Construction is anticipated to begin in 2025 and be completed by 2032.
Of course, such a project is expected to create thousands of union jobs regionally and nationally at a time when work is desperately needed as the Bay Area continues its struggle to rebound from the significant disruptions caused by the Covid pandemic.
“[The project] is going to provide tremendous opportunities for the IBEW and all of the other crafts as well,” said IBEW Local 6 Business Manager and SF Building Trades Council Vice-President John Doherty.
The massive scope of the Portal means that some apprentices might end up working on the project for the duration of their training, and even beyond.
For Sprinkler Fitters Local 483 Business Agent Dan Torres, the Portal will benefit his members with much-needed hours.
“Getting this project off the ground will help out a lot of members, especially in the local that I represent,” Torres said. Forty-two of his members are currently on the out-of-work list.
“Having a long-term project like this is beneficial to all building trades members in the Bay Area,” Torres said.
For Doherty, Phase 1 of this project demonstrated what the building trades are capable of. He’s confident that that they’re more than ready for Phase 2.
“It still matters that you have someone with concrete physical knowledge of how to do something who can go and make a living off of those skills that they’ve learned,” he said.
Su on Our Side
In September, the SF Building Trades Council honored Julie Su with its Public Service Award. Su, knee-deep in UAW negotiations, couldn’t make the awards banquet but instead paid a visit this month.
Rather than meeting in a board room or over dinner, Gonzalez suggested a tour of the Salesforce Transit Terminal as “a way to not only showcase the amazing work we’ve done thus far but to also let her get a behind-the-scenes tour and see for herself the amazing ability for us to, as we say, make dirt fly,” he said.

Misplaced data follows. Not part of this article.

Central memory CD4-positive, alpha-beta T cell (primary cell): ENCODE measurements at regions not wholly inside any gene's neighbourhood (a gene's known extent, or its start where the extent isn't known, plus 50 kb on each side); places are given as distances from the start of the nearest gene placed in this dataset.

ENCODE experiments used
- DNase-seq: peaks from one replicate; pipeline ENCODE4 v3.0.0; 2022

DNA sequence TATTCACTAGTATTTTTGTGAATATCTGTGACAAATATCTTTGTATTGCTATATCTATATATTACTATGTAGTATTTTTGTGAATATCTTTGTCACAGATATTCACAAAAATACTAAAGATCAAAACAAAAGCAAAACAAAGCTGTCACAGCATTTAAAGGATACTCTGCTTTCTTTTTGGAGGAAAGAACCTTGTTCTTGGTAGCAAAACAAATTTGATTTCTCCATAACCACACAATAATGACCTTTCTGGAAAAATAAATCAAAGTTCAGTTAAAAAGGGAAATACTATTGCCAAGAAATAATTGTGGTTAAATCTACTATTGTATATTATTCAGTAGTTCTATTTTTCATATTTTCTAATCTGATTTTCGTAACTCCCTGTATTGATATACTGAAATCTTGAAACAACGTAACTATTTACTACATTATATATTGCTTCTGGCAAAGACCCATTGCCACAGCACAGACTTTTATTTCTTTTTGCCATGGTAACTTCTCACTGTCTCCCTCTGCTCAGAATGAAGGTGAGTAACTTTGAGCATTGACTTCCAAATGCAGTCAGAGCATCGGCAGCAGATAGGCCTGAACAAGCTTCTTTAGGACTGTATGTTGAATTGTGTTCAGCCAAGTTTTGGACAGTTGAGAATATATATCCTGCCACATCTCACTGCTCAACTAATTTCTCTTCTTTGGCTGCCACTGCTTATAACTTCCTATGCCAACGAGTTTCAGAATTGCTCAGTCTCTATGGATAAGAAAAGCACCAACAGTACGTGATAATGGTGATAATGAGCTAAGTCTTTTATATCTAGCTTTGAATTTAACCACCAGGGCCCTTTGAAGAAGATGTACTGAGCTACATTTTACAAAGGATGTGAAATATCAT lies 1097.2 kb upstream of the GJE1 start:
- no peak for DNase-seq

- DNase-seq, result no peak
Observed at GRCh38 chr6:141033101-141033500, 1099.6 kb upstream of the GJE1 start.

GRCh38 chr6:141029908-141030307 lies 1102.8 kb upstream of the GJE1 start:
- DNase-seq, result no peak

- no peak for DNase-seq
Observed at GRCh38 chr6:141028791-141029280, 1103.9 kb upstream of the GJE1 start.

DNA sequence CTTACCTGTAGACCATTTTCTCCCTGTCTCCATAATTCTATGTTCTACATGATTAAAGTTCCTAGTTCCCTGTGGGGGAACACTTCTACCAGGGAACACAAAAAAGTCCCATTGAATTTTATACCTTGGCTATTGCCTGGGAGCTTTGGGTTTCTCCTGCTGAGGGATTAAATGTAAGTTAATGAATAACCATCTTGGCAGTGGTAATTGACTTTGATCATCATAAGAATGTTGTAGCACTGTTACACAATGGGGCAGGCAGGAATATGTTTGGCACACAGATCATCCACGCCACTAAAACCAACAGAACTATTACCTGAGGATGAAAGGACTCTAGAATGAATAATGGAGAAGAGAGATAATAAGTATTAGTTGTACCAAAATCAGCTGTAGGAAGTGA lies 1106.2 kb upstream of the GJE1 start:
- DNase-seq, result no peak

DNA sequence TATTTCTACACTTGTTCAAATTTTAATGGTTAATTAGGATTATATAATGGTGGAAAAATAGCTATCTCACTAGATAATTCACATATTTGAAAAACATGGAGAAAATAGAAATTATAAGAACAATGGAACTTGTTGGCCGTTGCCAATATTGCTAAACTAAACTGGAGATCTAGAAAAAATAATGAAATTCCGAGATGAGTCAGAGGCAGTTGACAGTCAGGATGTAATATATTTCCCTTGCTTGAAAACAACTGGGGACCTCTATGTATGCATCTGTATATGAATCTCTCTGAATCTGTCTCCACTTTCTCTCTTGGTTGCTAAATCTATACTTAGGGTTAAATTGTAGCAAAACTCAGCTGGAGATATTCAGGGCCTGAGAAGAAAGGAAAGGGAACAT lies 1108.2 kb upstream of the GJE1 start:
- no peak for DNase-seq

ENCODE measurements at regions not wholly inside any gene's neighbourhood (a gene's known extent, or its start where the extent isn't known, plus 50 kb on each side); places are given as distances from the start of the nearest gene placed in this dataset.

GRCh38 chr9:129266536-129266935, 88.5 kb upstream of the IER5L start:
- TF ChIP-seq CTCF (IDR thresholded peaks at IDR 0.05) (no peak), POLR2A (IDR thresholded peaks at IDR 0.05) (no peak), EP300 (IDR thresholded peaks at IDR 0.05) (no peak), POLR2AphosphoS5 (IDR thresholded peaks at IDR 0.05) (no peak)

“It’s just exciting to see and meet with […] the people who are building this transit center and the future of our country,” Su said in a post on social media following her tour.
Gonzalez further touted a new legacy for infrastructure projects, moving away from community-dividing, pollution-causing freeways to transportation corridors that actually bring people together.
“It’s exciting that we’ll have a hand in building this revolutionary new infrastructure for our region,” he said. “With this project, building trades workers will play a direct role in the reinvention and reimagination of how we move people from jobs to healthcare to housing, and they’ll lay the groundwork that will create more good middle-class union jobs throughout the Bay Area.
“In building Phase 2, our members will be doing more than just injecting the economic vitality that San Francisco so desperately needs,” Gonzalez said. “They’ll be putting their stamp on history.”